Following the myths related to 5G network facilities and the spread of COVID-19, the Independent Communications Authority of South Africa (ICASA) in a statement warned people to ‘not be swayed by conspiracies’ and rely on the scientifically-based evidence. ICASA chairperson Keabetswe Modimoeng on January 11 said that the baseless theories are only meant to ‘bring instability and fear’ among the nation. This came after service providers Vodacom and MTN telecom towers burned last week by some people who believed that the spread of the novel coronavirus linked to 5G technologies.
"We all need to rely on scientifically-based evidence and refrain from these baseless theories," said ICASA chairperson Keabetswe Modimoeng in a statement released on Monday, urging people "not to be swayed by these conspiracy theories that are hell-bent on bringing instability and fear within the nation."
"Some of the frequencies earmarked and trialled for 5G deployment by industry players were previously assigned to various operators in South Africa-way before the outbreak of the novel coronavirus in 2020," he said, adding that "such fake theories can only cause despair and unnecessary technophobia among South Africans and must be strongly condemned."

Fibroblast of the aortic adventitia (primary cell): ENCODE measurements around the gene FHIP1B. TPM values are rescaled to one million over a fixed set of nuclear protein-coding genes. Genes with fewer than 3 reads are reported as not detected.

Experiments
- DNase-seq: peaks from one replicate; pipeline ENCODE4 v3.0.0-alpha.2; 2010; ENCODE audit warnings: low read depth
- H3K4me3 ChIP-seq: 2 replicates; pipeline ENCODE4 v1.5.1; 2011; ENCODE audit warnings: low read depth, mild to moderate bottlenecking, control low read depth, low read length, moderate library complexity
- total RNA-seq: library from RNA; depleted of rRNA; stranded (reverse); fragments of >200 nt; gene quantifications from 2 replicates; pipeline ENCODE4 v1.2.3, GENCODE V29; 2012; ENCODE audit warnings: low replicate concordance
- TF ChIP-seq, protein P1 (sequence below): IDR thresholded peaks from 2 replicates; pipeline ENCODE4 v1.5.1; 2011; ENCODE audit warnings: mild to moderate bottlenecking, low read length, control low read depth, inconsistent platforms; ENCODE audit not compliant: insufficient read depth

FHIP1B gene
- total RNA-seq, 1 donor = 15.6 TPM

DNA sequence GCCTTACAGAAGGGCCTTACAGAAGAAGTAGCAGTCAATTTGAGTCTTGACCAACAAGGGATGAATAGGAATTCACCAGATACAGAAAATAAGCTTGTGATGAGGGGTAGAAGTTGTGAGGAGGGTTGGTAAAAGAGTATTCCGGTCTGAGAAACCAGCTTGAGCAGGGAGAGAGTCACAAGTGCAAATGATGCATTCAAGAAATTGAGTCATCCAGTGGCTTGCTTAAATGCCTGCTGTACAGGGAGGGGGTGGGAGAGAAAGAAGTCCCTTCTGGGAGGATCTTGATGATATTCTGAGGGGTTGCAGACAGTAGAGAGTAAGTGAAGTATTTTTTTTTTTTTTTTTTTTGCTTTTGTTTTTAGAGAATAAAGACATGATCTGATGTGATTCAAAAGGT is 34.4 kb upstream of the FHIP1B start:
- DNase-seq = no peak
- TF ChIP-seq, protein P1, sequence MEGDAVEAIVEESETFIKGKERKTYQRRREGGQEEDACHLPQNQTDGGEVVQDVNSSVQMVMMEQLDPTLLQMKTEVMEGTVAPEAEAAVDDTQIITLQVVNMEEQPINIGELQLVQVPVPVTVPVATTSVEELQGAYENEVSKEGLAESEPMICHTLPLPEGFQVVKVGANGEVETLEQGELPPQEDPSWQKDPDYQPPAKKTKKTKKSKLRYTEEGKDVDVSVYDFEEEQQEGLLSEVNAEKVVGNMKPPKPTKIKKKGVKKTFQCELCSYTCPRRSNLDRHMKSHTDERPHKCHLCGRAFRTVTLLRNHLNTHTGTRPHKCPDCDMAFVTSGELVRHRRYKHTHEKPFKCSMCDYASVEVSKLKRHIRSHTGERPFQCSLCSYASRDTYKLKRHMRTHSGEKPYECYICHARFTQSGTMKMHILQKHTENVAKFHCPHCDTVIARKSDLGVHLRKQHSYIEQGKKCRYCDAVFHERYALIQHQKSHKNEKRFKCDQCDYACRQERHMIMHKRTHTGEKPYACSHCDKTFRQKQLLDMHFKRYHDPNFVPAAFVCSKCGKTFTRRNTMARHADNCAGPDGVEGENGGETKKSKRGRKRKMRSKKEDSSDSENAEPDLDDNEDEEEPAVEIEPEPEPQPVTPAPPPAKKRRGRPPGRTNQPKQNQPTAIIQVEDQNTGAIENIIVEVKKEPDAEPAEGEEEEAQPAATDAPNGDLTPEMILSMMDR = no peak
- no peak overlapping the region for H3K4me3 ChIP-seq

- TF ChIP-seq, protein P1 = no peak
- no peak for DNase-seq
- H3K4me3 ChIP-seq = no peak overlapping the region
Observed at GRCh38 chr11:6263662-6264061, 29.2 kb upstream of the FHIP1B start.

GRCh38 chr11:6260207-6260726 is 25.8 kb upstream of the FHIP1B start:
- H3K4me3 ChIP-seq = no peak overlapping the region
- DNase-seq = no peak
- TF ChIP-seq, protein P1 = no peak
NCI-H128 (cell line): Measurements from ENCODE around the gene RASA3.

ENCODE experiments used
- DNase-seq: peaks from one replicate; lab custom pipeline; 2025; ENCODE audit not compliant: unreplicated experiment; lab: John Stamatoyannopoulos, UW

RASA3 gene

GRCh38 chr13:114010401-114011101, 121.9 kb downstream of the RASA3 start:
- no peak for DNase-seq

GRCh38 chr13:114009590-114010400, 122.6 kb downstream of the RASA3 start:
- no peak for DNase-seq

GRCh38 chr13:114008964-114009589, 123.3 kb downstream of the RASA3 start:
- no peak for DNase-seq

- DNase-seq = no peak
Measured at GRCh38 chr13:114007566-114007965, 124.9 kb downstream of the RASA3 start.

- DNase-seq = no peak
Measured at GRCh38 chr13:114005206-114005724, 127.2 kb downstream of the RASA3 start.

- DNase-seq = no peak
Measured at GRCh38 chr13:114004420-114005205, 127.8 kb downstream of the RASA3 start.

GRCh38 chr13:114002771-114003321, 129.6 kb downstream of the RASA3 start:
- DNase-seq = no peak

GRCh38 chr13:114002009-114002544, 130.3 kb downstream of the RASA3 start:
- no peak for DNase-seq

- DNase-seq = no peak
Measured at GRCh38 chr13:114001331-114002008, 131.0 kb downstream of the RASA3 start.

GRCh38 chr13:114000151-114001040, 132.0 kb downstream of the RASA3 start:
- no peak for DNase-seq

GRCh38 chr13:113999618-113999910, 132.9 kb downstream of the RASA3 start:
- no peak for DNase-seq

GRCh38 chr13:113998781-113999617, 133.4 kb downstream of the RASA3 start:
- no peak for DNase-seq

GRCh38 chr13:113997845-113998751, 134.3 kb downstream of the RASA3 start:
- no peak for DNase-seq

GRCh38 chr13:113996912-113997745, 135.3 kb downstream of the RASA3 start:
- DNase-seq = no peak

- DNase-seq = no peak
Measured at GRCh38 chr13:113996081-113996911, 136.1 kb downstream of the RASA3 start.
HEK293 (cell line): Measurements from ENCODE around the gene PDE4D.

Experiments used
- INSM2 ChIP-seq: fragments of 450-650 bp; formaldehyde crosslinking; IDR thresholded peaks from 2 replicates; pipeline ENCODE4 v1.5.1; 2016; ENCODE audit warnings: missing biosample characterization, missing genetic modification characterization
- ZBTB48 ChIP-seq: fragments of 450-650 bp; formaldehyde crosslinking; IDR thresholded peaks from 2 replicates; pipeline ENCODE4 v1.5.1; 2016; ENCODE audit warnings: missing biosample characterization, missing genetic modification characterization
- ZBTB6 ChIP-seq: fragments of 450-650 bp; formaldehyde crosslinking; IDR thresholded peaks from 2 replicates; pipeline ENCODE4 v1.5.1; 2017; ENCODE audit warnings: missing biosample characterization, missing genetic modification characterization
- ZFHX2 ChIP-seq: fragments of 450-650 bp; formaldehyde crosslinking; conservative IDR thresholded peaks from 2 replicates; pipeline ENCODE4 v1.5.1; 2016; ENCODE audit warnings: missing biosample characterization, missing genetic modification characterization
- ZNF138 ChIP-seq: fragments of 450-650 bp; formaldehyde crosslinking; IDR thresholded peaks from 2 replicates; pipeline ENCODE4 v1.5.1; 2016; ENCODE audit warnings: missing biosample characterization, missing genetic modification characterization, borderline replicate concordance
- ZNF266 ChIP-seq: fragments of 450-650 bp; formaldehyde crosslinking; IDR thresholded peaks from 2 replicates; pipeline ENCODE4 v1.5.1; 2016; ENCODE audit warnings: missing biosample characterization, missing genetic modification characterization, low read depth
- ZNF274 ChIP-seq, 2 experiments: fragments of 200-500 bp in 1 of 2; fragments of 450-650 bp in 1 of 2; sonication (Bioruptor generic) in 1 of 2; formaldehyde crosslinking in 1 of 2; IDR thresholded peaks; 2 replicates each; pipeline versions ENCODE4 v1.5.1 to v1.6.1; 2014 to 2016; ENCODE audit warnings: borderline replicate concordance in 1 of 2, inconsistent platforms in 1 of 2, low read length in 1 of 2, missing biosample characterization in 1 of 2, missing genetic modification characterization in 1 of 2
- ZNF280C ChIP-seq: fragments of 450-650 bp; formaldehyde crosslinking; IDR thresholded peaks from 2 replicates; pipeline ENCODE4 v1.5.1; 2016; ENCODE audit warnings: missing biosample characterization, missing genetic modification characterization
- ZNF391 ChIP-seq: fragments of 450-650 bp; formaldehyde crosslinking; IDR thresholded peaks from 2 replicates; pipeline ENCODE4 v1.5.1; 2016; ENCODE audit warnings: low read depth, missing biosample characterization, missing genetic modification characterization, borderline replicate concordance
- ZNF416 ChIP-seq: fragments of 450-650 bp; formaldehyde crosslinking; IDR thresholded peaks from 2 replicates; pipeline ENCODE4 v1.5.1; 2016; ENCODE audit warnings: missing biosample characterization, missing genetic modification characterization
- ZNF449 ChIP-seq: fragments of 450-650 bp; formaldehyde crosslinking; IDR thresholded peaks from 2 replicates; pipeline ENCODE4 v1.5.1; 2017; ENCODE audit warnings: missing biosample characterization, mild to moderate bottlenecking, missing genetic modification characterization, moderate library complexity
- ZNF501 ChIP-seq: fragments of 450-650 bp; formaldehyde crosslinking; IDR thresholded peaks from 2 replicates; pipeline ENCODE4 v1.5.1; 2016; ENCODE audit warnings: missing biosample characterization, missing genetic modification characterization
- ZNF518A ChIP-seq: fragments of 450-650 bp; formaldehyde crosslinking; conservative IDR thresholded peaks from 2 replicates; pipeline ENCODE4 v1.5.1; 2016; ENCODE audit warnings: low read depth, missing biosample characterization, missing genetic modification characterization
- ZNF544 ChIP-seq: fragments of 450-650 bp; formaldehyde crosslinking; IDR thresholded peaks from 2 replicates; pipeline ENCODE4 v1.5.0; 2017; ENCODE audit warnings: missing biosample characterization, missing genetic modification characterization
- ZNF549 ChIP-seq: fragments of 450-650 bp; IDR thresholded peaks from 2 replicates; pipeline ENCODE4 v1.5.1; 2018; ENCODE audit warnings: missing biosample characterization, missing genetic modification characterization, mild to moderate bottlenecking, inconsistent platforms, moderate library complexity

In order to inform the people, ICASA even explained that South Africa followed all the standard protocols decided by the International Telecommunication Union and the World Health Organization. It also said in the statement that there is no evidence about 5G technologies posing any health risks to the citizens or the country. The COVID-19 pandemic has also triggered a wave of misinformation regarding its spread and treatment. Now as the nation have begun vaccination drives, false claims have begun emerging on social media about its safety and efficacy.
ICASA said, “South Africa adheres to the relevant standards prescribed by both the ITU and the World Health Organisation (WHO), with the former’s focus being primarily on the regulation of radio frequency electromagnetic field emissions. The Authority confirms that type-approved electronic communications facilities provided in the country adhere to the prescribed standards and that there is no evidence that they pose any health risks to the country and/or its citizens.”